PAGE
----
The Noises from the Neighbors Upstairs: A Nightly Log

by Amber Sparks February 5, 2018

Night One

The noises are small, faint scratches and scrapes. We lie in bed and look at the ceiling, drowsy, unconcerned. Rats in the walls, you say. Maybe a squirrel.

I think it’s the ceiling, not the walls. But I defer to you at night, because never in any way am I getting out of bed and investigating things.

 

Night Two

The noises are a little louder tonight, scuffles and thumps, like someone moving furniture.  Christ’s sake, I say. Are they moving or what?

Who moves out at midnight, you say, but come on, plenty of our neighbors have. Remember the couple across the hall? You went out shirtless and bellowing, and scared the shit out of a perfectly nice pair of newlyweds.

Hopefully they’ll be out soon, I say. I fall asleep half-listening for the outside door to slam shut.

 

Night Three

I’m up late tonight, on deadline. It’s a profile of a celebrity I hate, but I need the money, and so I’m already pissed and ready to fight when the bowling ball falls overhead.

At least that’s what it sounds like, a fucking bowling ball, dropped from a great height in the apartment. I grab a broom and I jab at the ceiling. Three times, with intention. What the fuck, I yell. The neighbor next door yells back and pounds on my wall. Shut up, he says, barely muffled by the paper-thin barrier. He throws loud parties every other weekend, smokers on the balcony till three a.m., shitty country music, he should talk. Another bowling ball slams, and I instinctively cover my head. Can the floors take this? How well are they reinforced? I have no idea how my apartment is built. Every fix is half-assed, every surface slathered with too much white paint. The floors could be rot underneath, for all I know.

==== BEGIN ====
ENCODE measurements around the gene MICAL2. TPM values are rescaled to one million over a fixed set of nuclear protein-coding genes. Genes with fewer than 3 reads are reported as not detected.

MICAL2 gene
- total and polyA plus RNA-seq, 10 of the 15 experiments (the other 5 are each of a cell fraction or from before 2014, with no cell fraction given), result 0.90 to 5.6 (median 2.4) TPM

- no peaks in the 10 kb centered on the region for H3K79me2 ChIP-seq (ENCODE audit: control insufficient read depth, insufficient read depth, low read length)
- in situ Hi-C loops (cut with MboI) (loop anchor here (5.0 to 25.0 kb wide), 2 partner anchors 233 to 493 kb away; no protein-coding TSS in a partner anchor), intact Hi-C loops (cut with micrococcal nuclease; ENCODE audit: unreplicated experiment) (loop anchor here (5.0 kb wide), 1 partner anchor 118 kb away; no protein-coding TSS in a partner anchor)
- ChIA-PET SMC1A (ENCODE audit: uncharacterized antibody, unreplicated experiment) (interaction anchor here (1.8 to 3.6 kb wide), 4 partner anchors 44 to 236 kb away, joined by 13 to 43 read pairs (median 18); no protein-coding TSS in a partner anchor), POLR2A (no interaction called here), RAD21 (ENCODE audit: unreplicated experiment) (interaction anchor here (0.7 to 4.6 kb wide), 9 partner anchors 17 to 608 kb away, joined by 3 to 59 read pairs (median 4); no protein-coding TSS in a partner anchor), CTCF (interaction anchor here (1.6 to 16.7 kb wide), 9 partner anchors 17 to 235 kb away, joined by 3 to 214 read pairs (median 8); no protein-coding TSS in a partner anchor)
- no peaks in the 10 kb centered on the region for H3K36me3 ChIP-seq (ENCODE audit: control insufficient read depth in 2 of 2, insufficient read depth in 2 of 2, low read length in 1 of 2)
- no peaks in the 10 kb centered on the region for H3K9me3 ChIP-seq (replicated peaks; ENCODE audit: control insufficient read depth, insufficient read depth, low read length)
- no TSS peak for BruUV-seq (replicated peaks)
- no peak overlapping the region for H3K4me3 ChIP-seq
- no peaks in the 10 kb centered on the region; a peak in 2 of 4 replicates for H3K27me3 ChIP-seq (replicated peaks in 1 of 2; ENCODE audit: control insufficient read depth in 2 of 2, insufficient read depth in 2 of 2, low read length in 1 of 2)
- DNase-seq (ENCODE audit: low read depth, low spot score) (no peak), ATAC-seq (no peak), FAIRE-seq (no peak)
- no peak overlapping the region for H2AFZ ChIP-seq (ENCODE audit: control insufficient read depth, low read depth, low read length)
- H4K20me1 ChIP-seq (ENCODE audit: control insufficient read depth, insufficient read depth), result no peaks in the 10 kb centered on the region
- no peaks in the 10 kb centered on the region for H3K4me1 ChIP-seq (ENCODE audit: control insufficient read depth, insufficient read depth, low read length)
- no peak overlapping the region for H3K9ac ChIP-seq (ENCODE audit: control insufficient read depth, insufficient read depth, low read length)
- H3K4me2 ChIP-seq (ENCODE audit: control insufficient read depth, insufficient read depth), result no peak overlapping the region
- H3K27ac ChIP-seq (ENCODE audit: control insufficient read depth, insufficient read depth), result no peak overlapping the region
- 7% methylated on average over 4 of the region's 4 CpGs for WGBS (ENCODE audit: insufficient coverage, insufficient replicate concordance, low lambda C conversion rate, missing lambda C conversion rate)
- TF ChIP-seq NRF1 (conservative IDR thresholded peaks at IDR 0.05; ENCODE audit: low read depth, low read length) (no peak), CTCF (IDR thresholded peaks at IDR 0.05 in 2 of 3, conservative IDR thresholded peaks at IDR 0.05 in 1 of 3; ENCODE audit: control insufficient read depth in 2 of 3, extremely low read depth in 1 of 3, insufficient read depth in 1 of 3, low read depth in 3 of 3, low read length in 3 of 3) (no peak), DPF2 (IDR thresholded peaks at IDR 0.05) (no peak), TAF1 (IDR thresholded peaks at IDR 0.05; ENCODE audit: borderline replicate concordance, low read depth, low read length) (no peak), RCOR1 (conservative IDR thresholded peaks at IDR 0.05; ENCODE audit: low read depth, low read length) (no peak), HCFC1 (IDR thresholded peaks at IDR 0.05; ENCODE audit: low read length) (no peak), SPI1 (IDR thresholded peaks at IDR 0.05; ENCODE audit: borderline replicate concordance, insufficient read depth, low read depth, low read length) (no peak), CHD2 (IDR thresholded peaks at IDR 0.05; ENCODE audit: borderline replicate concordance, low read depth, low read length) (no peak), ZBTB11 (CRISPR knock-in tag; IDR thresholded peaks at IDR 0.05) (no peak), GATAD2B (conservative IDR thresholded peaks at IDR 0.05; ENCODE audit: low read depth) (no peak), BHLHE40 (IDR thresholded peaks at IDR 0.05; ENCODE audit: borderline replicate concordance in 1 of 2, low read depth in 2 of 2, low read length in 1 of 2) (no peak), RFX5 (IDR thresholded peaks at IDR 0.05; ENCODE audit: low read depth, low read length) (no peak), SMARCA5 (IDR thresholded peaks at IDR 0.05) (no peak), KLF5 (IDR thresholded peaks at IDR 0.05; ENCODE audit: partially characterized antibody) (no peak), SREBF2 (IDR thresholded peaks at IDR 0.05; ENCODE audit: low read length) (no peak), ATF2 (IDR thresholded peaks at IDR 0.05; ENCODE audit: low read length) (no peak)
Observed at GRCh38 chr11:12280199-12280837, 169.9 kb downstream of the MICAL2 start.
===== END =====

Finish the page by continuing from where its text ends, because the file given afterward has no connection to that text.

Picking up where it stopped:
You emerge from our bedroom. You have your emoji underwear on and also nothing else. I pray to the patron saint of people scarred by nudity that you don’t start up the stairs in a fury, not before I can stop you. What the FUCK, you say.

I KNOW. I say. That’s what I said. What the fuck.

A third bowling ball drops. A dog barks. I fling myself onto the couch. I’ll tell building management tomorrow, you say, and I breathe a sigh of minor relief. We don’t get much sleep.

 

Night Four

I am hitting you on the shoulder, wake up, wake up. Does our neighbor have dogs, I ask.

No dogs allowed, you say, sleepy and annoyed. You can’t have dogs in the building, you know that.

I do know that. We wanted a dog, a little one, but your sister got kicked out of her building when that dumb Chow Chow barked all the time, and we can’t afford an eviction. Not right now. We can barely afford pizza. So do you hear that growling?

You listen. You frown. Yeah, you say. I do. What is that? It sounds like…a bear or something. It sounds big.

We lie in bed and joke for a while about what the neighbors might be doing upstairs. Running a canine bowling alley? Smuggling Russian bears to American circuses? Darker thoughts, too—a dog meat supplier?